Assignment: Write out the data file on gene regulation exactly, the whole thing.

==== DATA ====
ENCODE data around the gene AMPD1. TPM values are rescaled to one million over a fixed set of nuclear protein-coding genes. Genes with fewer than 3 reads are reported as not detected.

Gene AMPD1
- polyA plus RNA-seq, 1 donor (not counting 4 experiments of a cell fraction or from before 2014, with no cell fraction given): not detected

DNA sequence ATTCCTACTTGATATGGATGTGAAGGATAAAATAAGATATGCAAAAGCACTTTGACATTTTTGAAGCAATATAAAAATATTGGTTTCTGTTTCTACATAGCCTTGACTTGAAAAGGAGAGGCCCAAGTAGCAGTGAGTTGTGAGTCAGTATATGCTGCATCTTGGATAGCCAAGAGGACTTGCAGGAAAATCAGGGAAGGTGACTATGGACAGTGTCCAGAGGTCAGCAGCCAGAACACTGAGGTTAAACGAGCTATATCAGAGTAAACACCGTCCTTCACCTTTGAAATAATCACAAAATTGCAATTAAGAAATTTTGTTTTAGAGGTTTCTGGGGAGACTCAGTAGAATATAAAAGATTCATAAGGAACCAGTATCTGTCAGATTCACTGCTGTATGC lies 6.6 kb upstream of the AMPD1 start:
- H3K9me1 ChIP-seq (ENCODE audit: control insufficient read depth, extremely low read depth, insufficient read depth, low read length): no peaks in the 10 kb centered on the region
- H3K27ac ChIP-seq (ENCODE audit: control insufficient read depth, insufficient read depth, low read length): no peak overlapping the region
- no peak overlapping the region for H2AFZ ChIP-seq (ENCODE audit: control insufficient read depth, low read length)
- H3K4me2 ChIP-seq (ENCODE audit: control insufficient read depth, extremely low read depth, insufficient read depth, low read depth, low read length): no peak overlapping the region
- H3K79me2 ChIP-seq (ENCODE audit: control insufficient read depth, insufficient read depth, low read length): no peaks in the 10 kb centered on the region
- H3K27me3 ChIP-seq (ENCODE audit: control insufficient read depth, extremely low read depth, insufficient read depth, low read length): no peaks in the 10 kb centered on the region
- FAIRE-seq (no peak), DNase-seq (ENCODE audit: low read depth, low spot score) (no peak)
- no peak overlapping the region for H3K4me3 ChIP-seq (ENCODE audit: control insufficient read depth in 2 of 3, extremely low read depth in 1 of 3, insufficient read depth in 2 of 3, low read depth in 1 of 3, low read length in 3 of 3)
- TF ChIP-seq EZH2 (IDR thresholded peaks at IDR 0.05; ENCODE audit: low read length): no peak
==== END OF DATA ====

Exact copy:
ENCODE data around the gene AMPD1. TPM values are rescaled to one million over a fixed set of nuclear protein-coding genes. Genes with fewer than 3 reads are reported as not detected.

Gene AMPD1
- polyA plus RNA-seq, 1 donor (not counting 4 experiments of a cell fraction or from before 2014, with no cell fraction given): not detected

DNA sequence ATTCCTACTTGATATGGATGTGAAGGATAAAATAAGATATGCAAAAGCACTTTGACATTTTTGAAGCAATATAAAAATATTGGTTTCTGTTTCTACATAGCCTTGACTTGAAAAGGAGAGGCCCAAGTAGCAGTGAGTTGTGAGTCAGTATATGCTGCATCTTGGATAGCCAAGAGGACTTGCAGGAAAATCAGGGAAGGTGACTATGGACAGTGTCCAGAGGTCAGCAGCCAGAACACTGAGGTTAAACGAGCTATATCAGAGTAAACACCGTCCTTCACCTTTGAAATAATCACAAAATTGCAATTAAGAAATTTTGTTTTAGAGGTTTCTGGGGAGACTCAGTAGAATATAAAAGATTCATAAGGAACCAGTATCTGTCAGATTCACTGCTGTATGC lies 6.6 kb upstream of the AMPD1 start:
- H3K9me1 ChIP-seq (ENCODE audit: control insufficient read depth, extremely low read depth, insufficient read depth, low read length): no peaks in the 10 kb centered on the region
- H3K27ac ChIP-seq (ENCODE audit: control insufficient read depth, insufficient read depth, low read length): no peak overlapping the region
- no peak overlapping the region for H2AFZ ChIP-seq (ENCODE audit: control insufficient read depth, low read length)
- H3K4me2 ChIP-seq (ENCODE audit: control insufficient read depth, extremely low read depth, insufficient read depth, low read depth, low read length): no peak overlapping the region
- H3K79me2 ChIP-seq (ENCODE audit: control insufficient read depth, insufficient read depth, low read length): no peaks in the 10 kb centered on the region
- H3K27me3 ChIP-seq (ENCODE audit: control insufficient read depth, extremely low read depth, insufficient read depth, low read length): no peaks in the 10 kb centered on the region
- FAIRE-seq (no peak), DNase-seq (ENCODE audit: low read depth, low spot score) (no peak)
- no peak overlapping the region for H3K4me3 ChIP-seq (ENCODE audit: control insufficient read depth in 2 of 3, extremely low read depth in 1 of 3, insufficient read depth in 2 of 3, low read depth in 1 of 3, low read length in 3 of 3)
- TF ChIP-seq EZH2 (IDR thresholded peaks at IDR 0.05; ENCODE audit: low read length): no peak